And What It Means For Your Social Security Disability Claim
If you apply for Social Security Disability benefits, one of the factors that may be used to evaluate your claim is your Residual Functional Capacity. This term refers to how much work an applicant is capable of doing.
In order to determine your Residual Functional Capacity, the Social Security Administration (SSA) will assess your ability to perform both the physical requirements of working, and the mental requirements of working. They will also consider any other abilities that may be limited due to impairments – for example, if you have difficulty seeing or hearing.
How Do They Determine My Ability to Work?
With regard to the physical aspects of working, the SSA will be evaluating your abilities in areas like sitting, standing, walking, lifting, carrying, handling objects, hearing, speaking and traveling.
With regard to the mental aspects of working, the SSA will be evaluating your abilities in areas like understanding, carrying out and remembering instructions, and responding appropriately to supervision, coworkers, and work pressures in a work setting.
The SSA relies on the evidence that you, the applicant, provide them. The more evidence that you give them that you are disabled, the higher the odds that your claim will be approved.
If you have limitations that affect your ability to perform typical work activities, it is important that you submit documentation of this. One type of documentation that can be very helpful in getting your claim approved is a medical source statement written by the doctor who has primarily treated you, in which the doctor describes what you are capable of doing in spite of your impairment(s).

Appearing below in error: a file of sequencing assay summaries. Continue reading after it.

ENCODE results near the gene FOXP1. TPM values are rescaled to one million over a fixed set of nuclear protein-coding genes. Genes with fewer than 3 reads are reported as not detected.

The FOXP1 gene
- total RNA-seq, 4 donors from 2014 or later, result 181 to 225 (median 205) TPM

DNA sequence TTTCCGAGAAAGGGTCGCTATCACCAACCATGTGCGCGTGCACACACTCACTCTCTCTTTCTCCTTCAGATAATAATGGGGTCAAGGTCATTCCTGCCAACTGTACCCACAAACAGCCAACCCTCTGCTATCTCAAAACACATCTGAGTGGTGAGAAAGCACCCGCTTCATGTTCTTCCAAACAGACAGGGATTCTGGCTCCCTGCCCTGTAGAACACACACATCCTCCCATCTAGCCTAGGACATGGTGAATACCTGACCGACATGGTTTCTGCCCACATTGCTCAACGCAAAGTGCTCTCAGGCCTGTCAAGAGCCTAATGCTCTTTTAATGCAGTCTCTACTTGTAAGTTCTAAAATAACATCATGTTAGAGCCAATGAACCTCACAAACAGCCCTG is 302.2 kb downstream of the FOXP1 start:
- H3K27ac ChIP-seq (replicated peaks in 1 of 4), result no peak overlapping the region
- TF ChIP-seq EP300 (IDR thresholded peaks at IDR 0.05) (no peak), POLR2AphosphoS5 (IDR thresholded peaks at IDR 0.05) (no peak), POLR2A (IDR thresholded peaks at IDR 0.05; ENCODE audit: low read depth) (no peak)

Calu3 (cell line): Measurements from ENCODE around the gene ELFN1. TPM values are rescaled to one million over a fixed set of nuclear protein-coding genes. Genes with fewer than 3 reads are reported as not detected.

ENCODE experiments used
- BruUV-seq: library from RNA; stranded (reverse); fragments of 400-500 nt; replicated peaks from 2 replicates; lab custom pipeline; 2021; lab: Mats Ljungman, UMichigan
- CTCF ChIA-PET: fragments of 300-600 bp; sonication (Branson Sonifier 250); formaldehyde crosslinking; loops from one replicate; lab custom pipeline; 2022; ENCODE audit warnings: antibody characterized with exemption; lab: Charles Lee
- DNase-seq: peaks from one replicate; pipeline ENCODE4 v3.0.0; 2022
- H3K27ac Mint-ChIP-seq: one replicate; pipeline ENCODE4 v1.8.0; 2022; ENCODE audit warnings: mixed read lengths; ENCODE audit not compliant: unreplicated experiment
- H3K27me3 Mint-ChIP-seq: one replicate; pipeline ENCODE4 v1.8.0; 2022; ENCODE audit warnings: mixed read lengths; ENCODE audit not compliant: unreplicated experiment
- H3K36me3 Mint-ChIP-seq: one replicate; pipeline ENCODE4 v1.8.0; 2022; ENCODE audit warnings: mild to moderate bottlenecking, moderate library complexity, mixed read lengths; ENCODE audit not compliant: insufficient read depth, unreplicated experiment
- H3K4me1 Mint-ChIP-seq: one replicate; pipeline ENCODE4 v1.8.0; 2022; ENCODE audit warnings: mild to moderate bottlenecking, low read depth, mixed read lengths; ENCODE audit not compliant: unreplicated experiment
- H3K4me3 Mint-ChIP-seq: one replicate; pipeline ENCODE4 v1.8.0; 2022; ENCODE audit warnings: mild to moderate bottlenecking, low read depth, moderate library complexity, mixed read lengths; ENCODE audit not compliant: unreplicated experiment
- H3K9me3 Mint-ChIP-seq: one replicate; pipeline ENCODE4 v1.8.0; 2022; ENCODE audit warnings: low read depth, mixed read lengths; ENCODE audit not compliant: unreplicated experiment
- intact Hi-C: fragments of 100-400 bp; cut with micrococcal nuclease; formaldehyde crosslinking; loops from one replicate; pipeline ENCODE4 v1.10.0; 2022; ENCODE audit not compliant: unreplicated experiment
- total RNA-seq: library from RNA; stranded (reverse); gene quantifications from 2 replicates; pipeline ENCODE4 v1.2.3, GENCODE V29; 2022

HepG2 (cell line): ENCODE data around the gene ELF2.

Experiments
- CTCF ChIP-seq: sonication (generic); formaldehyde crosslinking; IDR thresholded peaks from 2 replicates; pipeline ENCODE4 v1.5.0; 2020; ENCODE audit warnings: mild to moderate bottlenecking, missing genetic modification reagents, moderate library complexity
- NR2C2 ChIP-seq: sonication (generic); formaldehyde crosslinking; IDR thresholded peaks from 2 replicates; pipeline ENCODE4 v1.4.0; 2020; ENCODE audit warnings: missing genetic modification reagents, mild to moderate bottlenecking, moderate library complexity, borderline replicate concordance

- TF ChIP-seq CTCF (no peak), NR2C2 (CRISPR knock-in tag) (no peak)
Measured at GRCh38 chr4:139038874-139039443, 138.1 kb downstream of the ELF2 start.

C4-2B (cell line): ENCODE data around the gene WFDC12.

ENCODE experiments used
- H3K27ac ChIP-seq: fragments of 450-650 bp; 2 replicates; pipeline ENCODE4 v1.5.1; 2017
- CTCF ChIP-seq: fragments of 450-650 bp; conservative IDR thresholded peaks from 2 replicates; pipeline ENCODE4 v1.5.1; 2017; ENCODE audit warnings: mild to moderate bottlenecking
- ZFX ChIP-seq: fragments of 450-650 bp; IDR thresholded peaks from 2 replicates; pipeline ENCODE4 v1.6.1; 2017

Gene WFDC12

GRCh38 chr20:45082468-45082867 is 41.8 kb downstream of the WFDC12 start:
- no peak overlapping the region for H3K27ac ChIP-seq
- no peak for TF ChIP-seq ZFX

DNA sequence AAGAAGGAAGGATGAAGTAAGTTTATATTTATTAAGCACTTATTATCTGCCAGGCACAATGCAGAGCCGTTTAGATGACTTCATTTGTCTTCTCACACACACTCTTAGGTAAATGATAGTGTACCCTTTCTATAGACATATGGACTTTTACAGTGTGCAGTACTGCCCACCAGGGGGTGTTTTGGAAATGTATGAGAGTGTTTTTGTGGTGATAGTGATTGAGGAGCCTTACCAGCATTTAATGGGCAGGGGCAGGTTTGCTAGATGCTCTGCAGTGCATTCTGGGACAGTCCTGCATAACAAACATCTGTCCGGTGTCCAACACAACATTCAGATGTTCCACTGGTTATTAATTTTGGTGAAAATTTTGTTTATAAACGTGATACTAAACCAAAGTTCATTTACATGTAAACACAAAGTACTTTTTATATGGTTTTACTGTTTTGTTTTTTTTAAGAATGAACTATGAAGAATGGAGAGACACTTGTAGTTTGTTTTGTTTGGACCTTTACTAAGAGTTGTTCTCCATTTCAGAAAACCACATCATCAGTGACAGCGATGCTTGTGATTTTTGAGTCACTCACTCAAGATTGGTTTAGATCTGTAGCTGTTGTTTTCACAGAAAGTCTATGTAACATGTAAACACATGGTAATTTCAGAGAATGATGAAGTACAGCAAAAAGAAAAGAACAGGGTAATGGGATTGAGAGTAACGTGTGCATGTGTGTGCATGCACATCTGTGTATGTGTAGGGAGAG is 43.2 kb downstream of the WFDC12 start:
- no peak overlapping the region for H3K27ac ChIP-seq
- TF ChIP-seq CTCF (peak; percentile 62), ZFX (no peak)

You can also submit medical source statements from a variety of types of medical providers. You can find a full list on their website, by following this link. Be aware, however, that the SSA places more weight on statements from your “treating physician” than other types of caregivers.
Keeping a treatment log, and submitting it, can also help convince the SSA that your disability prevents you from working.
Different Types of Work
Once the SSA has determined your ability to do the physical aspects of work, they will determine what type of work – if any – you are capable of doing. They use different categories of physical difficulty for work, such as light work, medium work, heavy work, and very heavy work.
Once this determination is made, the SSA will examine your work history, going back 15 years, and examine what type of jobs you have been doing. If they decide that you are physically capable of doing the work that you have been doing, then your claim will most likely be rejected. If they determine that you are not capable of doing the work you have been doing, then they will determine whether you should be capable of performing a different type of job.
When analyzing whether you should be able to perform other types of work, one factor that the SSA looks at is your age. The older you are, the less likely it is that the SSA will determine that you should be able to learn and perform a new type of work.
Contact Me With Any Questions
If you have any questions about Residual Functional Capacity, or any other aspect of the application process for Social Security Disability benefits, you can contact the office online, or you can call at (518) 243-8011.